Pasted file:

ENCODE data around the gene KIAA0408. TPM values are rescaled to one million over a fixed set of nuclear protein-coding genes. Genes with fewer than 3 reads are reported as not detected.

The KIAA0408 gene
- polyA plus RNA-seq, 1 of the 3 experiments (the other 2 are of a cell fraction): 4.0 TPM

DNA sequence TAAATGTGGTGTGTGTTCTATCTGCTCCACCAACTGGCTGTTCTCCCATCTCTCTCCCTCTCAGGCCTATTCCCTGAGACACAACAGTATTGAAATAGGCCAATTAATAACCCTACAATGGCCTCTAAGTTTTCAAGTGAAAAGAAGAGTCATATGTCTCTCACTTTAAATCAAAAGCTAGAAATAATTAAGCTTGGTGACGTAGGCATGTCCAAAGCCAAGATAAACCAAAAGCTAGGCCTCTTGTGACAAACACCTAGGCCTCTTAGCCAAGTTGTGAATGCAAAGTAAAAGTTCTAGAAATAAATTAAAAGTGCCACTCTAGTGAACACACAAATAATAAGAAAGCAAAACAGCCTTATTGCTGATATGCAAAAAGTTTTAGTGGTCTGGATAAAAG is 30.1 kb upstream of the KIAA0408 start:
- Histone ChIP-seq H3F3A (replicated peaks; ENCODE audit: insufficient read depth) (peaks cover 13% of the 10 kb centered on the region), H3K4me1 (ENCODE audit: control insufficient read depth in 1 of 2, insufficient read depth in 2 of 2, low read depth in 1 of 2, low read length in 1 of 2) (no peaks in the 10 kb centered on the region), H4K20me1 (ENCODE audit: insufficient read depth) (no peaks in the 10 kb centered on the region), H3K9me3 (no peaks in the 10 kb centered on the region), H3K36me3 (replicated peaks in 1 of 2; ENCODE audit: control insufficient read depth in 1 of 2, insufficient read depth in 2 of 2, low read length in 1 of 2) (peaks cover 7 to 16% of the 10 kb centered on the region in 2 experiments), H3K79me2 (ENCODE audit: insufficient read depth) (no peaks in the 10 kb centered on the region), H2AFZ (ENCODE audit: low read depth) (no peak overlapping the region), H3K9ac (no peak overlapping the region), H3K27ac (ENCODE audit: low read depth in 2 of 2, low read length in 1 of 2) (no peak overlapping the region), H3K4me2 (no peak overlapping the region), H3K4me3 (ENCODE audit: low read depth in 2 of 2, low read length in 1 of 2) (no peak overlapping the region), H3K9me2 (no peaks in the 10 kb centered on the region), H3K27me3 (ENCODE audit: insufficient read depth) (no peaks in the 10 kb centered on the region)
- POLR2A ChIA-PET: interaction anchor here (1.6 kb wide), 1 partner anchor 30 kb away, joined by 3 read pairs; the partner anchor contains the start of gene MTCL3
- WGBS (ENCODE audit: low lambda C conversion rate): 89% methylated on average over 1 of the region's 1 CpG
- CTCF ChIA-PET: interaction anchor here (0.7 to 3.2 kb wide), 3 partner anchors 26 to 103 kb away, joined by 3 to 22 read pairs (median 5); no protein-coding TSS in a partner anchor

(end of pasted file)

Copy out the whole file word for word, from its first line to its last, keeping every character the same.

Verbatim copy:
ENCODE data around the gene KIAA0408. TPM values are rescaled to one million over a fixed set of nuclear protein-coding genes. Genes with fewer than 3 reads are reported as not detected.

The KIAA0408 gene
- polyA plus RNA-seq, 1 of the 3 experiments (the other 2 are of a cell fraction): 4.0 TPM

DNA sequence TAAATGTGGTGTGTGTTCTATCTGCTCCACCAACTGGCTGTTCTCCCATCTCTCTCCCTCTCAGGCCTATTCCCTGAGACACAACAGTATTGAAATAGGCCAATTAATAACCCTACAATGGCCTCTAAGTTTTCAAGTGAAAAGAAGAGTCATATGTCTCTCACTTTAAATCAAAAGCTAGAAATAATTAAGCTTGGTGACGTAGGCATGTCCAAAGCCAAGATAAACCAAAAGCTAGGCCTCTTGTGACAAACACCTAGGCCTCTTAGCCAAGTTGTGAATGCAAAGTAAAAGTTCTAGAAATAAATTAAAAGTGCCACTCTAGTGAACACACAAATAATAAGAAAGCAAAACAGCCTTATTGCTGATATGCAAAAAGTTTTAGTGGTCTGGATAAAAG is 30.1 kb upstream of the KIAA0408 start:
- Histone ChIP-seq H3F3A (replicated peaks; ENCODE audit: insufficient read depth) (peaks cover 13% of the 10 kb centered on the region), H3K4me1 (ENCODE audit: control insufficient read depth in 1 of 2, insufficient read depth in 2 of 2, low read depth in 1 of 2, low read length in 1 of 2) (no peaks in the 10 kb centered on the region), H4K20me1 (ENCODE audit: insufficient read depth) (no peaks in the 10 kb centered on the region), H3K9me3 (no peaks in the 10 kb centered on the region), H3K36me3 (replicated peaks in 1 of 2; ENCODE audit: control insufficient read depth in 1 of 2, insufficient read depth in 2 of 2, low read length in 1 of 2) (peaks cover 7 to 16% of the 10 kb centered on the region in 2 experiments), H3K79me2 (ENCODE audit: insufficient read depth) (no peaks in the 10 kb centered on the region), H2AFZ (ENCODE audit: low read depth) (no peak overlapping the region), H3K9ac (no peak overlapping the region), H3K27ac (ENCODE audit: low read depth in 2 of 2, low read length in 1 of 2) (no peak overlapping the region), H3K4me2 (no peak overlapping the region), H3K4me3 (ENCODE audit: low read depth in 2 of 2, low read length in 1 of 2) (no peak overlapping the region), H3K9me2 (no peaks in the 10 kb centered on the region), H3K27me3 (ENCODE audit: insufficient read depth) (no peaks in the 10 kb centered on the region)
- POLR2A ChIA-PET: interaction anchor here (1.6 kb wide), 1 partner anchor 30 kb away, joined by 3 read pairs; the partner anchor contains the start of gene MTCL3
- WGBS (ENCODE audit: low lambda C conversion rate): 89% methylated on average over 1 of the region's 1 CpG
- CTCF ChIA-PET: interaction anchor here (0.7 to 3.2 kb wide), 3 partner anchors 26 to 103 kb away, joined by 3 to 22 read pairs (median 5); no protein-coding TSS in a partner anchor